Soon the annual party evolved into a campus-wide celebration and institutional tradition. Vander Pol created a corduroy hat patterned after the hat worn by John Calvin in some of his most famous portraits and, along with Vande Guchte, bestowed it upon a “two-minute lecturer,” a professor or staff person asked to give a short, humorous speech during the celebration.
“I was a bit of a clown, so we made a real ceremony of the cap and robe donning,” said Vande Guchte.
Howard Rienstra, the director of the Meeter Center from 1983–1986, was the first to receive the John Calvin hat and give a two-minute lecture.
In 1985, Marion Battles, then program director for the Meeter Center, gave the second two-minute lecture, a satirical news report playing on several controversial topics.
“John Calvin has found the missing link in the evolutionary chain. Now—what is the missing link? It’s woman!” she said before reading a portion of Calvin’s sermon on 1 Timothy 2:12–14.
One year, soon after the John Calvin birthday parties began, alumni and public relations director Mike Van Denend recalls there being a great rush of sound on the Spoelhof Center patio heralding the reformer’s special day. It was Vande Gutche’s new assistant (Vander Pol had assumed the role of documents librarian at the Hekman Library), playing the sound of jets flying overhead on a keyboard through a set of speakers. Everyone thought that jets had really been hired to fly overhead for the party, said Vande Gutche with a laugh.
In the late 1980s, Van Denend and the alumni office assumed the role of planning the birthday parties for John Calvin and more and more people came to celebrate the occasion. Alumni and their families attended the party as it coincided with Summerfest, an event that brought Calvin graduates back to campus for classes and other activities in the late 1980s and 1990s. In more recent years, visiting scholars from the Seminars in Christian Scholarship have added between 40 and 60 more guests to the crowd.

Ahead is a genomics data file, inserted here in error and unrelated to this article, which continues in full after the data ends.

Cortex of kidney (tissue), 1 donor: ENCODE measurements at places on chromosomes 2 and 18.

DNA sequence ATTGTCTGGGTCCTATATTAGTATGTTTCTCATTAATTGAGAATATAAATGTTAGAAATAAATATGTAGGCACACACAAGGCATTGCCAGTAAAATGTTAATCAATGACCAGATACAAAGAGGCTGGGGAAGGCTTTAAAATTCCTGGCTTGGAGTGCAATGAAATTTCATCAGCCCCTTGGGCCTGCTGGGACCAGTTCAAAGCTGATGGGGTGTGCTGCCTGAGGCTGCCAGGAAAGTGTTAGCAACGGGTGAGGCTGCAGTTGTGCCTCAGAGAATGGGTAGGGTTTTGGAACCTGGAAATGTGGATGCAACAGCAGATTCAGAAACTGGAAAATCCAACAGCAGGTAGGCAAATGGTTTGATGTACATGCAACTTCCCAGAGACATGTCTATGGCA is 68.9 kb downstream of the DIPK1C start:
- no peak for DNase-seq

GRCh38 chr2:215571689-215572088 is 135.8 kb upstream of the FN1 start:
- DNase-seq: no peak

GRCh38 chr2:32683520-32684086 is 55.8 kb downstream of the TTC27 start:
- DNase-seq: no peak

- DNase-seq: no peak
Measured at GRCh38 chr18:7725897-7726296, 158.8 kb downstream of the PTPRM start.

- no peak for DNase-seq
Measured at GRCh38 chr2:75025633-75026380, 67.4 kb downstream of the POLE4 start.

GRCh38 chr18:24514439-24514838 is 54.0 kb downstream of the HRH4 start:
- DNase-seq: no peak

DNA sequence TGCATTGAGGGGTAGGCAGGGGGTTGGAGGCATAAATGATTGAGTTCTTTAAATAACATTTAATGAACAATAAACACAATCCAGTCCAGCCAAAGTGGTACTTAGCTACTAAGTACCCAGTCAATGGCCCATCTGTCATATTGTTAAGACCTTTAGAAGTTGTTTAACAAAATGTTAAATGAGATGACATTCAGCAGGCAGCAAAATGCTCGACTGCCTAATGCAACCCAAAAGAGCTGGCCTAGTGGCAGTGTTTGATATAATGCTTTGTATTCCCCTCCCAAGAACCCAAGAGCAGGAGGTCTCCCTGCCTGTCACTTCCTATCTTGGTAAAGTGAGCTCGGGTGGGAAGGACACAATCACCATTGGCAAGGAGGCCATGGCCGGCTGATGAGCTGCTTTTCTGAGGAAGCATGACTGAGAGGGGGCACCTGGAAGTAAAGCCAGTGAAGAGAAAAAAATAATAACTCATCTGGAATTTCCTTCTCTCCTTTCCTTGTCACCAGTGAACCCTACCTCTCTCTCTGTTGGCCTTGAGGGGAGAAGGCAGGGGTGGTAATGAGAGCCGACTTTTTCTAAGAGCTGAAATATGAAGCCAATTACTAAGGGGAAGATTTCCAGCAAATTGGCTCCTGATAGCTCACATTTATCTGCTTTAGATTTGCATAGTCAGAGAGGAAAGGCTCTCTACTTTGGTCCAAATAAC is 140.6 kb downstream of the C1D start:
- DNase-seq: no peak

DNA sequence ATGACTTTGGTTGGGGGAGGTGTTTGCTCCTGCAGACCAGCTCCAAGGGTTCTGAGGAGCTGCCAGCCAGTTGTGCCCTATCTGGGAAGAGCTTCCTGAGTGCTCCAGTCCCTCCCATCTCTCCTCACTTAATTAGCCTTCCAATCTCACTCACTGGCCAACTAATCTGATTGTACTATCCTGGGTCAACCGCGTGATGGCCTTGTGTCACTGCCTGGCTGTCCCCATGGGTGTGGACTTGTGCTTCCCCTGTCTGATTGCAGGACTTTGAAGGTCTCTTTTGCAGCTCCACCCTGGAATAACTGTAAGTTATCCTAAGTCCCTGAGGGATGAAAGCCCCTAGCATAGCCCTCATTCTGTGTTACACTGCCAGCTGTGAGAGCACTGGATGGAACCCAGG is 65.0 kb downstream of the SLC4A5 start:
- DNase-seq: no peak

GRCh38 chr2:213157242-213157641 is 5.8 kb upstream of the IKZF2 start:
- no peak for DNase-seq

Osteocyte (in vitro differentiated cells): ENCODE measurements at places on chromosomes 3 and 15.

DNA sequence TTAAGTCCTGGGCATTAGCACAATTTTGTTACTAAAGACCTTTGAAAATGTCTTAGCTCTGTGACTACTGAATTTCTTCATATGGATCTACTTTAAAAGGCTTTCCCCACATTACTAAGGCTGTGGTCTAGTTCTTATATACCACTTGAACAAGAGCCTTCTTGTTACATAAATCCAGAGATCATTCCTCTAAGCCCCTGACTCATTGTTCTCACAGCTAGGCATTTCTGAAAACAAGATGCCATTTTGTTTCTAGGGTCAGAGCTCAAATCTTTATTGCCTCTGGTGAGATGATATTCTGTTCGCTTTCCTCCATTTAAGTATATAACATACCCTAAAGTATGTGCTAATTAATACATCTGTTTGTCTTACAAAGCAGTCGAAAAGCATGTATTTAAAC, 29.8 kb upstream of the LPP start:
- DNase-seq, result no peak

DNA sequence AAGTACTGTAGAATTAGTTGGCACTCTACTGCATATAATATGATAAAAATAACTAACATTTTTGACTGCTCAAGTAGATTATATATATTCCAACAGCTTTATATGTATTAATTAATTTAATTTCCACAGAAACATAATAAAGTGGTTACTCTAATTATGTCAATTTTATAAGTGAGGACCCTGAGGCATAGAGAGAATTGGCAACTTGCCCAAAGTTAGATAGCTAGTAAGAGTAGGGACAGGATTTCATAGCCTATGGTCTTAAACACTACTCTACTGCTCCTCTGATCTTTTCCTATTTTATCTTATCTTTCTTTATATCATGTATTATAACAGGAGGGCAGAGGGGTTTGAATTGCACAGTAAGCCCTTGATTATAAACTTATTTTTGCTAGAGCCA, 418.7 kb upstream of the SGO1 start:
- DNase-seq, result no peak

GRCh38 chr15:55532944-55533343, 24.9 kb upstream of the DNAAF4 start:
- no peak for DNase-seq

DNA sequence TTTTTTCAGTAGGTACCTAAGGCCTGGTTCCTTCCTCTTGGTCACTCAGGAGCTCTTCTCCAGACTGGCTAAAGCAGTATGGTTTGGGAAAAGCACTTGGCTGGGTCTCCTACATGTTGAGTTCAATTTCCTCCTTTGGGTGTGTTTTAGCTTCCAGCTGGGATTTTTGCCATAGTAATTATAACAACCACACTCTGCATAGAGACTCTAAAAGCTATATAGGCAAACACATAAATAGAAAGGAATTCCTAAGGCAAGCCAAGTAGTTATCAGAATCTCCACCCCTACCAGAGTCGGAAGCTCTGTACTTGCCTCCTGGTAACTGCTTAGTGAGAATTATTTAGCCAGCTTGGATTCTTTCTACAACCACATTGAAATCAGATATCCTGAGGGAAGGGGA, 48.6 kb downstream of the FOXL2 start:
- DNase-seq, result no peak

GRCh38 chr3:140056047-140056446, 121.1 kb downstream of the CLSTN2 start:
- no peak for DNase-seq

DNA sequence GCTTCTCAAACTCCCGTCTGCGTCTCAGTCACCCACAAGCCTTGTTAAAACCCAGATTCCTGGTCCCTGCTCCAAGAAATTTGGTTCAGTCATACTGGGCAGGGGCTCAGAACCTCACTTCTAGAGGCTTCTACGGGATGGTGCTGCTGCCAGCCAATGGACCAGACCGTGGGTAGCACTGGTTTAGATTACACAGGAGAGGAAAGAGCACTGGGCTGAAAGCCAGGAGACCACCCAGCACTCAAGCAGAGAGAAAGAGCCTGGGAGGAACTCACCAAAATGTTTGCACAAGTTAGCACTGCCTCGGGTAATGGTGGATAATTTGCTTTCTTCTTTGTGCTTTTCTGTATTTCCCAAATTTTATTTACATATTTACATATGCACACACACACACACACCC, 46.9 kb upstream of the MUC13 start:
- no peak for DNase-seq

Today the birthday celebration continues on the strength of tradition, and, as professor emeritus and former two-minute lecturer Harry Boonstra said, on the strength of the Calvin community’s love for cake and punch.
This year’s two-minute lecture will assume a slightly different format: an interview. During the interview, Maag will serve as translator for John Calvin, played by French professor Otto Selles.
All of this comes as the worldwide community of John Calvin scholars and devotees prepare for the reformer’s 500th birthday in 2009. The Calvin College and Calvin Theological Seminary community, too, prepares for this special birthday and will be hosting numerous events in honor of the man for whom it is named. Planned events include a January Series lecture, a colloquium, a special birthday party and hymn sing, an art exhibit and an Artist Series event featuring the alumni choir and a guest organist from the Netherlands.
Vande Gutche, now retired and living outside the Grand Rapids area, hopes to make it to the party for John Calvin’s 500th birthday next year.
“I just hope it hasn’t become too formal!” he said with nearly John Calvin-like seriousness.